I use the term “object” a lot in The DAM Book 3.0 when I’m referring to digital media. It’s a pretty common word to hear in the software development, museum or enterprise IT community. While it’s frequently used, it’s not well defined. To add to the confusion, a digital object could refer to many types of things, like a password or a line of code. To help clarify the use of the term digital object, I propose the following definition for media objects: A digital media object is a file, set of files, or bitstream that can be rendered into tangible media.
Let’s take that apart.
- A digital object is not necessarily a single file. Sometimes multiple files are needed to render the finished media. This could include an audio file and a video file. Or it could be a package of files. (An Apple Keynote document is a package of individual media files and a controller file.) The digital source could also be a bitstream, like a streaming video playing as an embedded object in a web page.
- The essential quality of a digital media object is that it can be turned into actual media. This could be a photo, video, audio presentation or other thing you can see, hear or experience in a tangible way. This provides a useful separation from the more generalized concept of a digital object, which could be a chunk of software code, a password, or some other thing that does not ever need to be rendered to be useful.
- A digital object could have a very complex internal structure (e.g., a DVD is a digital object that may be made up of hundreds of component files). Or it could be very simple, like a PNG image. It could be something that should be rendered in only one way, like a profile-tagged JPEG, or something that could be rendered in all kinds of ways, like a camera raw file.
Is a creative project a digital object?
An InDesign or Final Cut project fits the definition of a digital object because it can be rendered out in tangible form. But I suggest sticking with the designation of creative project to describe this sub-type of digital object.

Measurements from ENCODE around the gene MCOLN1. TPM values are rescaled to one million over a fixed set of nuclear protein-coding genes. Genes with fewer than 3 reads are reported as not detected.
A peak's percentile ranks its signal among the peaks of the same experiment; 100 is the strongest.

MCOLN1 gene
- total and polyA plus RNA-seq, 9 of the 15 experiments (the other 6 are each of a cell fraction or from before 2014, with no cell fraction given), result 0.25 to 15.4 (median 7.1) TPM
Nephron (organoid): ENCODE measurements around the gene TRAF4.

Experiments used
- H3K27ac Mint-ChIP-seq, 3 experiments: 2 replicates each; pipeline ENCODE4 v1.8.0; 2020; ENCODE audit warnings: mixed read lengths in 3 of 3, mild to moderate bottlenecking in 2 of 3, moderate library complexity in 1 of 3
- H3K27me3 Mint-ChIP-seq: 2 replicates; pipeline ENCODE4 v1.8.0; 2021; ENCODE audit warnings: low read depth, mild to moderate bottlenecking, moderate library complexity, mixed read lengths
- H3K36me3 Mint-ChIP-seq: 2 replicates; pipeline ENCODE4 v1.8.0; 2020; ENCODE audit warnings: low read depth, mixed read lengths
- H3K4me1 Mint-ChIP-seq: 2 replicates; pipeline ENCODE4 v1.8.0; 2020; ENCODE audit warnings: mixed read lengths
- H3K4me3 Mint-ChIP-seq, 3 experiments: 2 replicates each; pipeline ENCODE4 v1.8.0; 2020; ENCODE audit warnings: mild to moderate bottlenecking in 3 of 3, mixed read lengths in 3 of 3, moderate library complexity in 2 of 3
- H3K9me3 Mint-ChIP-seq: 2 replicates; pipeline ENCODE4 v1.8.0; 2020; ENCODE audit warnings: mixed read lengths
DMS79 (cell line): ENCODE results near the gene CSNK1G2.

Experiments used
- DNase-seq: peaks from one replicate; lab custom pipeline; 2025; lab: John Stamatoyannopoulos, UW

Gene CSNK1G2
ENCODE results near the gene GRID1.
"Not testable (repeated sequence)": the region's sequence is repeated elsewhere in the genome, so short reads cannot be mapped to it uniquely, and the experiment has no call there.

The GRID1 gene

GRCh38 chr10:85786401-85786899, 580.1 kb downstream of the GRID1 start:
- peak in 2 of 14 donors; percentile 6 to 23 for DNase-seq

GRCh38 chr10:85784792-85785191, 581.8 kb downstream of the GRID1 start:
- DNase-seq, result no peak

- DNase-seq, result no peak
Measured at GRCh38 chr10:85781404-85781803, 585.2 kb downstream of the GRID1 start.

These projects are really designed to create a freestanding output, which will serve as a playable distribution copy. From a workflow standpoint, it’s useful to retain this distinction between the project used for creation and the digital object output version.
Digital objects will usually have at least three parts: the media payload, some metadata and one or more digital object identifiers (DOI).
- The media payload is the actual image, video audio, etc. This is the thing or things that can be made tangible.
- The metadata describes, at minimum, what the media type is and how to render it. The metadata may also describe the subject matter, provenance or other property of the media.
- The identifier might be a traditional file name (which is one reason it’s important to have unique file names). Sometimes the identifiers are computer-generated hexadecimal IDs that are not really human readable. Here’s file name for a Lightroom preview JPEG: FFE3EBE9-0A27-412D-81F1-138284A21AE1-a689c6aea923108279afcc6fab8775c0.lrprev
Of course Digital Object Identifiers are often not filenames, but instead a metadata tag. Lightroom creates and preserves one called OriginalDocumentID, which is also a hexadecimal identifier ED2A2082136A7F551B2F07CB9F2C4712
A file is similar to an object in that it has a name, a payload, and it conforms to a file format (such as TIFF). A file, however, must be a block of data, and not a bitstream or collection of files. So a file could be a digital media object, but a digital media object may be something other than a file.
As its name implies, a bitstream is a stream of digital data, rather than discrete file stored on disk. A bitstream may start life as a file, like a YouTube video, which has a beginning and an end. A bitstream could also be an ongoing stream of data, like a feed from a security camera – it might never be saved as a conventional discrete file.
This post is drawn from The DAM Book 3.0